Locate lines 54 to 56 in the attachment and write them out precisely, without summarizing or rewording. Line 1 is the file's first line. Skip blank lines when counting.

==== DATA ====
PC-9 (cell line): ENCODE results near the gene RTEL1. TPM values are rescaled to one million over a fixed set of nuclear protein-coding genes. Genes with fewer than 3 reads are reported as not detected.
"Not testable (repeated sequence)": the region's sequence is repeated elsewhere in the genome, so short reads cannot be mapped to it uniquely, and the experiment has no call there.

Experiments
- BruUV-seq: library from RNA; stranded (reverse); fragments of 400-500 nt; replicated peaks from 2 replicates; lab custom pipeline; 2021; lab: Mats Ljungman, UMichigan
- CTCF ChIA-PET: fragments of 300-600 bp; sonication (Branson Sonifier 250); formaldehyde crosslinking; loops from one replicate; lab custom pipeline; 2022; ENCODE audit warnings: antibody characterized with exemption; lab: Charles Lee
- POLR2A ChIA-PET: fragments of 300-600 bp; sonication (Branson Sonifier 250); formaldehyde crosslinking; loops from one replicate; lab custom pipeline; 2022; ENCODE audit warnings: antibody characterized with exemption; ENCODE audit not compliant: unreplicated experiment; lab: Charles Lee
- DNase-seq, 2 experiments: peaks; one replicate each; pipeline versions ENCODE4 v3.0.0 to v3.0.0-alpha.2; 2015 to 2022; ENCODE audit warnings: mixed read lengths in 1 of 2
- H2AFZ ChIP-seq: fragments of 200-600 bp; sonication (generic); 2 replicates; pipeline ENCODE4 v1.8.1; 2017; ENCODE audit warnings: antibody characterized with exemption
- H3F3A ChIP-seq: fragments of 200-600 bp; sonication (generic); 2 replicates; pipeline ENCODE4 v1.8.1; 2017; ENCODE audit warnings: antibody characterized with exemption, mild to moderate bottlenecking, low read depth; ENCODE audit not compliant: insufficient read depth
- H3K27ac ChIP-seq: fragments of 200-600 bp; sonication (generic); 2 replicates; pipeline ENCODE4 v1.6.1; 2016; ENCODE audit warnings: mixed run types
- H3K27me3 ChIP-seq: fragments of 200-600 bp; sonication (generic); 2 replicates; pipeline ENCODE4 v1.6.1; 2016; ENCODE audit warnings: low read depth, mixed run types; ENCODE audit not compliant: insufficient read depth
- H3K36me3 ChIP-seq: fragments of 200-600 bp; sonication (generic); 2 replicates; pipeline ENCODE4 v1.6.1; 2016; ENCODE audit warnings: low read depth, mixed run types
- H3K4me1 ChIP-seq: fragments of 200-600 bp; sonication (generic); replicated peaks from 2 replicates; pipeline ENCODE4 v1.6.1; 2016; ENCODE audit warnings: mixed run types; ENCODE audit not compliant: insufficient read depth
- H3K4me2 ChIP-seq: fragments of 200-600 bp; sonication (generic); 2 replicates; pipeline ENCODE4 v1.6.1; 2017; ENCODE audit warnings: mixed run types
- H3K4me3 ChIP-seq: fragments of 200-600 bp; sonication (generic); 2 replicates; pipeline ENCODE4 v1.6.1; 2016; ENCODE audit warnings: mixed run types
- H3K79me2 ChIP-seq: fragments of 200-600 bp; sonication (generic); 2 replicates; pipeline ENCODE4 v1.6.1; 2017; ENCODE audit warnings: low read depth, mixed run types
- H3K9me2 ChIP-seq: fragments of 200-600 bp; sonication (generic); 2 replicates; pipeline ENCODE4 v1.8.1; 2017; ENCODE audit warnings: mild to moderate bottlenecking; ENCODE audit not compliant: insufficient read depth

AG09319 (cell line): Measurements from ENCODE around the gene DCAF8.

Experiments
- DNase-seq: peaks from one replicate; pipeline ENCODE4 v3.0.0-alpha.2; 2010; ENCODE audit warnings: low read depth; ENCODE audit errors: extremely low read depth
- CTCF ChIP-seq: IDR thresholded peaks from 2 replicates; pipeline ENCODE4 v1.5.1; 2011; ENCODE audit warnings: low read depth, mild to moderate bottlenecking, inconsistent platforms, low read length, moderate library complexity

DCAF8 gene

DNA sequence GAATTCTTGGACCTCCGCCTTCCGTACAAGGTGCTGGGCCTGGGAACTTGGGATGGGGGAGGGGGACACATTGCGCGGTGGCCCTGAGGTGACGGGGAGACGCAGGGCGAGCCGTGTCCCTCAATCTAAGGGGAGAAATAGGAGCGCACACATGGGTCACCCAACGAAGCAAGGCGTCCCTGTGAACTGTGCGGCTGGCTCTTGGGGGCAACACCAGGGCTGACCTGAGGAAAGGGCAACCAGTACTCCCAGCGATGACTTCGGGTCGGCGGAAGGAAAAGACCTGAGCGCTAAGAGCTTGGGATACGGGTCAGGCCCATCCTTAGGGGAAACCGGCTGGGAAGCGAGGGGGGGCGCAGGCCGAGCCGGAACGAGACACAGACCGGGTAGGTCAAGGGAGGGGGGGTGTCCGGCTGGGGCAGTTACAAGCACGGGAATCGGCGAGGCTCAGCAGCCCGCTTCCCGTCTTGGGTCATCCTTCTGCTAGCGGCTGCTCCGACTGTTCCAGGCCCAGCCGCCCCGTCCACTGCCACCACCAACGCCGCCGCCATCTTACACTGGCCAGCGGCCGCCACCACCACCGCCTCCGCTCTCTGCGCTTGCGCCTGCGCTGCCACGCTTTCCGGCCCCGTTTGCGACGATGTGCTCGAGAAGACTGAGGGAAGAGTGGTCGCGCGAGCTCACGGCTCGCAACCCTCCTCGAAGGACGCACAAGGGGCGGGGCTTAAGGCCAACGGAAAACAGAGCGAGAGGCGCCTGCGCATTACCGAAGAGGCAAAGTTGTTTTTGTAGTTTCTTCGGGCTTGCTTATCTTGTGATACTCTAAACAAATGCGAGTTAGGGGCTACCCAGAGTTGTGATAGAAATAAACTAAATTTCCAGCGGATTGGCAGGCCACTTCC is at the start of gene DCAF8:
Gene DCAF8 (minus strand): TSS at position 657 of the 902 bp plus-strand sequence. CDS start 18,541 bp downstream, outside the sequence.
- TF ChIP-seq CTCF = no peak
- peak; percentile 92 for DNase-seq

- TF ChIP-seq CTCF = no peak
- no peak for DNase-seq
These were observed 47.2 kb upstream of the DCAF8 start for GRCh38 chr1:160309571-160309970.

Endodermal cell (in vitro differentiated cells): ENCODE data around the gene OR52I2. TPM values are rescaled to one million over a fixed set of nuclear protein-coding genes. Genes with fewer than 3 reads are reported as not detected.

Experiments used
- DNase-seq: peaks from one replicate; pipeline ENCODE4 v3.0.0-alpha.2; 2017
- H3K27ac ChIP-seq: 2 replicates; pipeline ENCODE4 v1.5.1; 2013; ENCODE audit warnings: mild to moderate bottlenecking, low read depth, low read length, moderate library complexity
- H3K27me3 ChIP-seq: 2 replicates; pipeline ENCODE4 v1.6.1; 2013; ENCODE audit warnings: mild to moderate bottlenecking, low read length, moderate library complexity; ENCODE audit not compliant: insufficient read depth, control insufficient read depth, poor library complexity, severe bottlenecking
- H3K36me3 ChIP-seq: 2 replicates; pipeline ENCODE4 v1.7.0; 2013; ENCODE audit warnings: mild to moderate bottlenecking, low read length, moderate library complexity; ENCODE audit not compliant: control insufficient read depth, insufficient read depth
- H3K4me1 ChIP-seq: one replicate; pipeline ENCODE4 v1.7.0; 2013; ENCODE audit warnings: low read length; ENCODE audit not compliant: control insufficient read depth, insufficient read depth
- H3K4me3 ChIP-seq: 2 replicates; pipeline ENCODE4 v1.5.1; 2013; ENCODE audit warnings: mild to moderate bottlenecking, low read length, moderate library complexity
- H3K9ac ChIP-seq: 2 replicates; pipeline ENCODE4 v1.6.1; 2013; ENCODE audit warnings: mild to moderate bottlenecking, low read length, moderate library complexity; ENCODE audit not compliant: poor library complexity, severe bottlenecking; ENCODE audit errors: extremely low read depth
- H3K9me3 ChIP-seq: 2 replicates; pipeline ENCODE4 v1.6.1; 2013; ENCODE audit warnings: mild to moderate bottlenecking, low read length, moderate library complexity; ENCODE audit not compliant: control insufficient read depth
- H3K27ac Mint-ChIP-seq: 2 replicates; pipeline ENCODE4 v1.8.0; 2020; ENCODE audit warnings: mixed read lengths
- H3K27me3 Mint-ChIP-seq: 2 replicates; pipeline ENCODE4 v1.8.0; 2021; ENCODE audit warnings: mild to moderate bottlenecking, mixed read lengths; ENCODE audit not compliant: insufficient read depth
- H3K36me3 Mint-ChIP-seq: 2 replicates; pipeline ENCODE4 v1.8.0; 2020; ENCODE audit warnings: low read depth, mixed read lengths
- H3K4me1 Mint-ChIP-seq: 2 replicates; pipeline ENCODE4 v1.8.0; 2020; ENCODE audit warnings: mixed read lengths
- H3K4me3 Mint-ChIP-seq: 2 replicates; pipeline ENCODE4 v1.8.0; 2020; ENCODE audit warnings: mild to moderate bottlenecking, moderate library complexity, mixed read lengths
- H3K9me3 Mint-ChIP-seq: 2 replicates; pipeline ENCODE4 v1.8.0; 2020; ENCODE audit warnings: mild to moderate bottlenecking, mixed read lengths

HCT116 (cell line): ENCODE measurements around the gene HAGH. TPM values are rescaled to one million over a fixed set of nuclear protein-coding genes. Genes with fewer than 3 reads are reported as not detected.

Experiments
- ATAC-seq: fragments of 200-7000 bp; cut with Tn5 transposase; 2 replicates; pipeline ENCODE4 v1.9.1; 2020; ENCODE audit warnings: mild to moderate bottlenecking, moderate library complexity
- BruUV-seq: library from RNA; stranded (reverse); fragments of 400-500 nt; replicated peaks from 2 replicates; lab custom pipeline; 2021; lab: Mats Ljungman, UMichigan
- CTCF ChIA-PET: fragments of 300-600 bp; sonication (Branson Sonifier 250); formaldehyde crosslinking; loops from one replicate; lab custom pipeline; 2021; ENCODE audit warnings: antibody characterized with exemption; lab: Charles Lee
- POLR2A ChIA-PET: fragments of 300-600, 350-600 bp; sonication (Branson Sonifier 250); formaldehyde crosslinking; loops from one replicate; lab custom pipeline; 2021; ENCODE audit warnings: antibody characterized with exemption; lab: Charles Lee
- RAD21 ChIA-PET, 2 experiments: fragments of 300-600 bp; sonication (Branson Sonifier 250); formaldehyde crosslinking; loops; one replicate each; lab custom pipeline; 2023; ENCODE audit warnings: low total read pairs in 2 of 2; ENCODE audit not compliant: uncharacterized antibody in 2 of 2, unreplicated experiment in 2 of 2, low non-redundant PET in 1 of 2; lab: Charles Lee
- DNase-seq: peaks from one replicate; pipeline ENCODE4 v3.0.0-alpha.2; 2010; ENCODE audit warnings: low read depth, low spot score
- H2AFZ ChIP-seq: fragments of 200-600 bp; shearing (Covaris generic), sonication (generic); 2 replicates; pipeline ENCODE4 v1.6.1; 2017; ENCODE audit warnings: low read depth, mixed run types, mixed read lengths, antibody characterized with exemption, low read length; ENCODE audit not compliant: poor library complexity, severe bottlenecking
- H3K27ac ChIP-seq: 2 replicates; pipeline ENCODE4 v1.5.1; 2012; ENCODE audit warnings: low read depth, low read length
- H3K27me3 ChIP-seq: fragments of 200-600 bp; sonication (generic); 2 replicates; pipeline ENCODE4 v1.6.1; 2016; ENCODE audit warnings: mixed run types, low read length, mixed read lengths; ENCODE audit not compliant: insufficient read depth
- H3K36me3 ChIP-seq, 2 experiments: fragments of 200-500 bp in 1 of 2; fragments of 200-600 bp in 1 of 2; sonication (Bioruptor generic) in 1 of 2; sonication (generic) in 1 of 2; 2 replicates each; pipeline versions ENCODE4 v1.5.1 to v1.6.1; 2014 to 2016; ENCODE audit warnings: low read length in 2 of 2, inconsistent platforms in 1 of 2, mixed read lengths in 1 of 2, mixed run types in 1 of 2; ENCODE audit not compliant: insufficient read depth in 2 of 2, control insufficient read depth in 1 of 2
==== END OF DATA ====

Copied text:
- H2AFZ ChIP-seq: fragments of 200-600 bp; shearing (Covaris generic), sonication (generic); 2 replicates; pipeline ENCODE4 v1.6.1; 2017; ENCODE audit warnings: low read depth, mixed run types, mixed read lengths, antibody characterized with exemption, low read length; ENCODE audit not compliant: poor library complexity, severe bottlenecking
- H3K27ac ChIP-seq: 2 replicates; pipeline ENCODE4 v1.5.1; 2012; ENCODE audit warnings: low read depth, low read length
- H3K27me3 ChIP-seq: fragments of 200-600 bp; sonication (generic); 2 replicates; pipeline ENCODE4 v1.6.1; 2016; ENCODE audit warnings: mixed run types, low read length, mixed read lengths; ENCODE audit not compliant: insufficient read depth